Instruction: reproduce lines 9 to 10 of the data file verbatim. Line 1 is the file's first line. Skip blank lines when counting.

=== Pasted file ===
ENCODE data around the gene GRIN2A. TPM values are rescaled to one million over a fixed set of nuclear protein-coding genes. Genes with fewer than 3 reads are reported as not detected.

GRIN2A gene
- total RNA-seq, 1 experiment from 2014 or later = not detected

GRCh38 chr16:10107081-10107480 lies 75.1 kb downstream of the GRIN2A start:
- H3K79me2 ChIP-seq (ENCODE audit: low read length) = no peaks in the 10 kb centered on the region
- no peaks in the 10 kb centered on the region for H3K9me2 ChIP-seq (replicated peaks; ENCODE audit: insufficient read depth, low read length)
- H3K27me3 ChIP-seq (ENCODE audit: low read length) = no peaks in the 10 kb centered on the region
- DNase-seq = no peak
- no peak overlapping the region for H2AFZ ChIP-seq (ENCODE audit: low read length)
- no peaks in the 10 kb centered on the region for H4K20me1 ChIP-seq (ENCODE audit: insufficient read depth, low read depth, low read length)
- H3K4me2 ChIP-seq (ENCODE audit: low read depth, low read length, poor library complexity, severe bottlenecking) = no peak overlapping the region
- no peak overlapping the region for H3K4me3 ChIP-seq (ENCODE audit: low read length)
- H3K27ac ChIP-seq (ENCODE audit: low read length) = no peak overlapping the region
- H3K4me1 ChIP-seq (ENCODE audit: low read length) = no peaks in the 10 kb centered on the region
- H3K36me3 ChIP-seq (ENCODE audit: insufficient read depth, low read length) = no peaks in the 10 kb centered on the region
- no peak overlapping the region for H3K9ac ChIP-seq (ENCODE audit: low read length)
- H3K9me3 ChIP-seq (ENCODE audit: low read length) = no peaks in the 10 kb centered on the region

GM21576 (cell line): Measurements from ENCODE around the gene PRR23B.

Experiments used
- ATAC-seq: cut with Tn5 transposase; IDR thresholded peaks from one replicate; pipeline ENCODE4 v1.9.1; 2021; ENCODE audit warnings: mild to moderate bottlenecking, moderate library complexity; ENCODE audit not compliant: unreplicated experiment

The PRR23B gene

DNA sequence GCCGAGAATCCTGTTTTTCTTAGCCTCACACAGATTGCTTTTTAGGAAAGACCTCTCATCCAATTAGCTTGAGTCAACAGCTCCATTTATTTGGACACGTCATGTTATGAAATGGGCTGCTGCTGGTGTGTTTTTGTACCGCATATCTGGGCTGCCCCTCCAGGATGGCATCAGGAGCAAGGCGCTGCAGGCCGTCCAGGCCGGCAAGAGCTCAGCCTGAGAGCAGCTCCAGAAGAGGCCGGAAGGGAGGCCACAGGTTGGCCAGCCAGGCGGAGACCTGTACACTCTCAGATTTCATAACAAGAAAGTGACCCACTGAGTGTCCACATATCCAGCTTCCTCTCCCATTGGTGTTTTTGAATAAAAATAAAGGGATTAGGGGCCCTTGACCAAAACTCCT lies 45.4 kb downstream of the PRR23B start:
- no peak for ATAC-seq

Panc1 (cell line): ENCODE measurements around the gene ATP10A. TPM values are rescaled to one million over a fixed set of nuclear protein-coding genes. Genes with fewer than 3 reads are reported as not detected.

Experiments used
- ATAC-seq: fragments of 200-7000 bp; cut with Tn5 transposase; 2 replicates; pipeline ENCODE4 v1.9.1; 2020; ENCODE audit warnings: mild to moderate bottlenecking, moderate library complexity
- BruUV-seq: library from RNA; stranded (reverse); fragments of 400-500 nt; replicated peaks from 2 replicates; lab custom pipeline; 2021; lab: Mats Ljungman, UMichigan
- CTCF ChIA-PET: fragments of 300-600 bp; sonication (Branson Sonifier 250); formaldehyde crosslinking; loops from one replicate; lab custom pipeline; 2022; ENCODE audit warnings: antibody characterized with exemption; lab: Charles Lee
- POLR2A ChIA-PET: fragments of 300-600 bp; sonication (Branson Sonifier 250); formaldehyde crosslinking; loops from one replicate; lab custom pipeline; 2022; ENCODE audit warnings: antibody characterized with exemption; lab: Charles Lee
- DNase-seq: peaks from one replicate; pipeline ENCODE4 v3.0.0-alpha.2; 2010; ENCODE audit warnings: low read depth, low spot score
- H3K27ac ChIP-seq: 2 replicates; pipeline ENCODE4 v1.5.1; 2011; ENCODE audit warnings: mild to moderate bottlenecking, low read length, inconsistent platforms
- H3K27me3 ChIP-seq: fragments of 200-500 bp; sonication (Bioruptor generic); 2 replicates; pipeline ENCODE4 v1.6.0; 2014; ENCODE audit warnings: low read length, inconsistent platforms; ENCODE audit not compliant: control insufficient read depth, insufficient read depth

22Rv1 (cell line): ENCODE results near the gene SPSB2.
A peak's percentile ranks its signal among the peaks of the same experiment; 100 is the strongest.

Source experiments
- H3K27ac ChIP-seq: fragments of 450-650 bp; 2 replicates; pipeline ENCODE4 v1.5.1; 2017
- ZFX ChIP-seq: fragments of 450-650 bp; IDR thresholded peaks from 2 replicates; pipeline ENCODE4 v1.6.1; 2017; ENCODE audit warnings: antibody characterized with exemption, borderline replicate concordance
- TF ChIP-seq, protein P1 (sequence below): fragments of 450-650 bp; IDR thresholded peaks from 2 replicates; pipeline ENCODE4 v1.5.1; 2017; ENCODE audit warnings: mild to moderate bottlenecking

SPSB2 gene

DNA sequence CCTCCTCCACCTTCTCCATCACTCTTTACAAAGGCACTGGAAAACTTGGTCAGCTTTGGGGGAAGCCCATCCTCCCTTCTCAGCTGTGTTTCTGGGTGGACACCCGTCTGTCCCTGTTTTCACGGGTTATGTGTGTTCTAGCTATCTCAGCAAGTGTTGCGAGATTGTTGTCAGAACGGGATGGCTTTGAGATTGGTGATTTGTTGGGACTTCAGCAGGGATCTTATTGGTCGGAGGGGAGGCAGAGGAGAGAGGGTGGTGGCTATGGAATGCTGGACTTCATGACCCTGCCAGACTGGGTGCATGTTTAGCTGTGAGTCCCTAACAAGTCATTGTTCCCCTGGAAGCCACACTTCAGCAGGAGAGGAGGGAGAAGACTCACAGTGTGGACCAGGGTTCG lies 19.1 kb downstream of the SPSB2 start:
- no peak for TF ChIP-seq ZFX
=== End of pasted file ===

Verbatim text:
- no peak overlapping the region for H2AFZ ChIP-seq (ENCODE audit: low read length)
- no peaks in the 10 kb centered on the region for H4K20me1 ChIP-seq (ENCODE audit: insufficient read depth, low read depth, low read length)